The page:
For most good breeders, the main goal isn’t to make money. In recent years however finding a puppy on the internet has become popular. During Coronavirus times, the price of Patterdale puppies has tripled causing more inexperienced breeders to breed them without having any concern for the dogs or where the pups end up.

You may not personally be able to go to see where the dogs are raised if they live far away (many Patterdales are bred in the Lake District for example), but you can tell a lot by a conversation. Just by talking to people you can tell if they are educated or not and they still should be able to tell you about the dogs that they breed.

Avoid Puppy Mills and Backyard Breeders

Buying a puppy that comes from a backyard or puppy mill can be a dangerous move. Not only could the health of your puppy suffer as a result, but it’s also contributing to Patterdales going to the wrong homes and many end up in rescue centres. A backyard breeder will know little about Patterdale terriers and the kind of life that they need. Often they don’t maintain puppy’s health properly and don’t want to spend money on vets bills. You may notice scratching from ticks or fleas or perhaps itching ears from infections.

Patterdale Terrier Puppy

Backyard breeders and puppy mills will sell the puppies often at six weeks of age because they have just got too many – they want to get rid of the pups to make room for the next litter. But 6 weeks is just too early for a Patterdale terrier to leave his or her mother.

Puppy mills produce large amounts of puppies often in horrible conditions. There isn’t appropriate medical care and more often than not, the puppies are not fed well. Puppy mills often sell directly to pet stores. For this reason it is best to avoid puppies bought from pet stores.

I even heard of someone buying a Patterdale Puppy out of the back of a Van. There was no way that they could have vetted his previous environment and this instantly raises a red flag.

Often the puppies are separated from their parents at much too young an age, often as early as 4-5 weeks old as well as the other problems of lack of healthcare, love and attention. This can affect them for the rest of their lives and is extremely cruel.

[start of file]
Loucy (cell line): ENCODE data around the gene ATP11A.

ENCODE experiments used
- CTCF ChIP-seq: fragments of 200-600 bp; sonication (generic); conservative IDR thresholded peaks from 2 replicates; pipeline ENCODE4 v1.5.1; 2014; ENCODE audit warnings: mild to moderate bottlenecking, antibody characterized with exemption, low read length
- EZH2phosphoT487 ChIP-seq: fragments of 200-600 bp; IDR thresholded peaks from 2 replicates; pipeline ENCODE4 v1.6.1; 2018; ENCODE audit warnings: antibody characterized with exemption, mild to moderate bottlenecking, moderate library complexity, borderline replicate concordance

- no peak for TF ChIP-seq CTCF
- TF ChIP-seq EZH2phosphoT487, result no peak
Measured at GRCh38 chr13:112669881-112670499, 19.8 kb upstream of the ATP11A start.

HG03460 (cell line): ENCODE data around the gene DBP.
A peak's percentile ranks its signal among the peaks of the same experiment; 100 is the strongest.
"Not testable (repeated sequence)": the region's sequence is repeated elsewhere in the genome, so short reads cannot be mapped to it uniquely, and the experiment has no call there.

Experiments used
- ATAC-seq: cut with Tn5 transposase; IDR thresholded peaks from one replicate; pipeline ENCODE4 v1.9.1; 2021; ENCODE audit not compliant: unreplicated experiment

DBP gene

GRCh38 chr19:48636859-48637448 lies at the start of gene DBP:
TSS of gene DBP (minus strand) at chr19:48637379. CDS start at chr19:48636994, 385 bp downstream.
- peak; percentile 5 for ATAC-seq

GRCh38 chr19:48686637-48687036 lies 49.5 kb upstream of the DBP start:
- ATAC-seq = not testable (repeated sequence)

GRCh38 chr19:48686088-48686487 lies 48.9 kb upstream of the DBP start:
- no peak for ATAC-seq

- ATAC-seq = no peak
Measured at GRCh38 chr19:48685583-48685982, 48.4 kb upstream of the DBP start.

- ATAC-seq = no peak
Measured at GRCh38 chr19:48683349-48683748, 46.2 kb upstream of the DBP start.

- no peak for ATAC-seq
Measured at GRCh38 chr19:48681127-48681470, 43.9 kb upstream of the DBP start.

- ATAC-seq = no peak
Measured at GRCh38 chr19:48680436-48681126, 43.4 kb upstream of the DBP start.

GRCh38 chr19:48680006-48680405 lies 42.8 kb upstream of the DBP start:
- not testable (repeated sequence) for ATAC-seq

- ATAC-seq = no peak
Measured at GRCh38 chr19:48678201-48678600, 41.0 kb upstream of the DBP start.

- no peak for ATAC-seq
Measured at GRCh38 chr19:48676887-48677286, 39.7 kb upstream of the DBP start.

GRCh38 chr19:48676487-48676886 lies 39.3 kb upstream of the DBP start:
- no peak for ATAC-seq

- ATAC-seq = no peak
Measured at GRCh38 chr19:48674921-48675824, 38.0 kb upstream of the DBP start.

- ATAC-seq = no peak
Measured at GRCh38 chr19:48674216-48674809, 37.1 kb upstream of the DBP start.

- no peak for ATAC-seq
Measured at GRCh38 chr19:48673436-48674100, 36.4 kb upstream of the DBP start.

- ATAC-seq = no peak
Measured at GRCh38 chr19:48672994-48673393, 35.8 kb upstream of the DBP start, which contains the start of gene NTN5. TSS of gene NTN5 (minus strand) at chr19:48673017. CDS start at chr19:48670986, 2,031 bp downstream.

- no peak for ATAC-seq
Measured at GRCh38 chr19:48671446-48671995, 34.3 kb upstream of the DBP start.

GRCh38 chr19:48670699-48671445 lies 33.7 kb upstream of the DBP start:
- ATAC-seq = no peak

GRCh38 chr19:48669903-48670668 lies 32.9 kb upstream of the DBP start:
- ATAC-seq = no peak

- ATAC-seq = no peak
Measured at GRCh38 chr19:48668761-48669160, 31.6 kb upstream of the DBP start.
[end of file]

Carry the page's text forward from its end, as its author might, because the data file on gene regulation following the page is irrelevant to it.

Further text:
They should only be Breeding Patterdales

Usually a reputable Patterdale breeder will ONLY breed Patterdales. It’s rare that they will be breeding more than one or two breeds. Quite often, especially if they are breeding working Patterdales they will be on a farm setting, which is the perfect environment for them. Often they breed a litter and keep one to work the farm (mainly ratting these days).

Pups should be with their Mother until 10-12 weeks old

Most reputable breeders will not let their Patterdale Terrier puppies go before they ten to twelve weeks of age. Most puppies are not completely weaned and self sufficient any younger then that. Most breeders will talk about their age when they let them go. They will also want to talk about the transition from one home to the next before selling the puppy.

Their Tails should only be Docked on Working Dogs and done According to English law

If you are buying your Patterdale in England and it is a pet Patterdale (not from working stock) then there is no reason for your Patterdale to have a docked tail. If it is a working litter from a working Patterdale and the pups intend to be sold as workers, then they may have their tails docked but this MUST happen before 5 days old and be done by a vet. They will have paperwork to prove this, otherwise it may have been an illegal docking.

By following these guidelines I hope that you will be able to find a reputable Patterdale terrier breeder and end up with a happy and healthy pup! Unfortunately we don’t breed pups as we mainly rescue, and we don’t recommend breeders that we are not 100% confident in. If you are trying to find a pup drop us a message below and we will try to help you with your research.

2 thoughts on “How to Choose a Patterdale Terrier Breeder”

  1. Good Evening ,

    My family and I have our hearts set on a patterdale. My brother and his family have had theirs for nearly two years, and ‘Monty’ is a great dog with a lovely temperament. Unfortunately their breeder no longer breeds.

    Its proving very difficult to find a trusted breeder especially as the Patterdale is not recognised by the Kennel club, or listed on more trusted sites such as Champdogs. I noticed that the the adverts on other sites show hardly any photos of Patterdale puppies with their mothers, and the odd one or two that do don’t seem right, i.e. No photos of mum feeding puppies.

    We are not in any rush, but just wish to find a reputable breeder with a healthy puppy. I would be most grateful if you could help us find a trusted breeder, ideally in the South of England as we live in Kent.

    Kindest Regards,

    Steve

    Reply
    • Lovely to hear from you Steve. We live up North in Liverpool and unfortunately don’t know any breeders in Kent – we actually mainly rescue. I agree it’s difficult to find a trusted breeder. If we find out about any we will let you know. You might also like to join our facebook group and see if anyone in there can help:
      https://www.facebook.com/groups/168439007923006

      Reply